Coroner's report in train deaths suggests change to headlight guidelines
A coroner's report into the deaths of three teenagers who were hit by a Via Rail train nearly two-and-a-half years ago in Montreal suggests Transport Canada should review some of its regulations.
The incident, which took place on Oct. 31, 2010, killed Dylan Ford, Mitchell Bracken-Guenet and Ricardo Conesa. Two other teenagers who were with them were not injured.
The coroner's report states the five young men were drawing graffiti near the entrance of the Turcot railway tunnel.
The report written by coroner Kristyna Pecko recommends Transport Canada reinstate the obligatory bright headlights for locomotives on trains.
The current guidelines allow train engineers to reduce the headlights' intensity in order not to blind drivers coming in the opposite direction.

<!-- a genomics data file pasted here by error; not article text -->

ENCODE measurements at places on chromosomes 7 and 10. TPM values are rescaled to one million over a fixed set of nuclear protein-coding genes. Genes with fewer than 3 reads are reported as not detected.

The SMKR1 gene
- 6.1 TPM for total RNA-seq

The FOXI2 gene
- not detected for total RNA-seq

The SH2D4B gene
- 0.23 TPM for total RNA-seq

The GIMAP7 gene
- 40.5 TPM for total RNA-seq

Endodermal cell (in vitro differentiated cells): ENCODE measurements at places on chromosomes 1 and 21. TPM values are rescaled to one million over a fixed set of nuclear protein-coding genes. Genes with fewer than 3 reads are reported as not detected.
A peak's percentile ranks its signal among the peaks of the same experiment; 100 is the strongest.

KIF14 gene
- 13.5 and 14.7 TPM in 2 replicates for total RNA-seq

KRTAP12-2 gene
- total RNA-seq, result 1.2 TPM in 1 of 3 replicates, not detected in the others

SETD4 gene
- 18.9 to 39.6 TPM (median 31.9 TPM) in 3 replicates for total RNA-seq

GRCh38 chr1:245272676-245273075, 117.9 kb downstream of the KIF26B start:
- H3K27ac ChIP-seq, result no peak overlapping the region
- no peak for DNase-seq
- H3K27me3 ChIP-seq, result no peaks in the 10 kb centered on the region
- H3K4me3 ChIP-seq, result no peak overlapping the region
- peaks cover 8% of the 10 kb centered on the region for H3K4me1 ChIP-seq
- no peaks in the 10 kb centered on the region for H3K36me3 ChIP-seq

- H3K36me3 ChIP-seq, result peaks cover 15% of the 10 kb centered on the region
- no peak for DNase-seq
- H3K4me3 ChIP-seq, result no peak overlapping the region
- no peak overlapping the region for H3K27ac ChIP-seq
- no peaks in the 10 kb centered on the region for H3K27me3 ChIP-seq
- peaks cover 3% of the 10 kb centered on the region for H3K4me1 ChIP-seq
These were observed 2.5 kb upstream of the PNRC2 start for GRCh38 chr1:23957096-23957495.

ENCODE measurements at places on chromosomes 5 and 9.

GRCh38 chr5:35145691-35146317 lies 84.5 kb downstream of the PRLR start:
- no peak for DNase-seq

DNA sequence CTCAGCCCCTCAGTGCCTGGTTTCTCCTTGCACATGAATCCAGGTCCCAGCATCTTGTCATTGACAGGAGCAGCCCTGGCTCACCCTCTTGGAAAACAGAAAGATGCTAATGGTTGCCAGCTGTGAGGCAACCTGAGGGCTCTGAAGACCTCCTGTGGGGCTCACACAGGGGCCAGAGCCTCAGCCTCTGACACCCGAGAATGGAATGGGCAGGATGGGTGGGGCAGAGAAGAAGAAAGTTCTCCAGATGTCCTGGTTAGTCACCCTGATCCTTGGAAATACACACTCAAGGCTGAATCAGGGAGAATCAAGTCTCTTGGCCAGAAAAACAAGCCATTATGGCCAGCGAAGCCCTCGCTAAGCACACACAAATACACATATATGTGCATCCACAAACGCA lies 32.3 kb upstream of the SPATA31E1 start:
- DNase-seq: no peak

According to an investigation by Radio-Canada's Enquête program last year, dimming the headlights nearly shuts them off completely, which could have played a role in the incident.
In her report, Pecko said the headlights were dimmed to about nine per cent of their maximum brightness.
CN Rail issued a statement saying the dimming of headlights is mandated by the Canadian Rail Operating Rules and serves as a way to "protect the safety of vehicular traffic by avoiding that drivers be blinded or distracted by locomotive headlights."
Jamie McAllan, the mother of one of the victims, said there was no fence near the Turcot tunnel at the time. She said the coroner's report should suggest tightening the laws on railway safety.
CN Rail said the public has its own role to play.
"Police presence and fencing cannot be viewed as the only solutions to trespassing. Ultimately, it is the public's responsibility to obey the law at all times."
Mylène Bélanger, spokeswoman for Via Rail, echoed CN's statement.
"It's everyone's responsibility to remind our children about the importance of rail safety and about the fact that it is dangerous. Tracks are dangerous," she said.
The coroner's report also suggests that organizations create campaigns to make people aware of the dangers of railways.
In a statement released by Transport Canada, the department said it "recognizes the important role the Coroner's office plays in reviewing the case," and said it would examine the recommendations.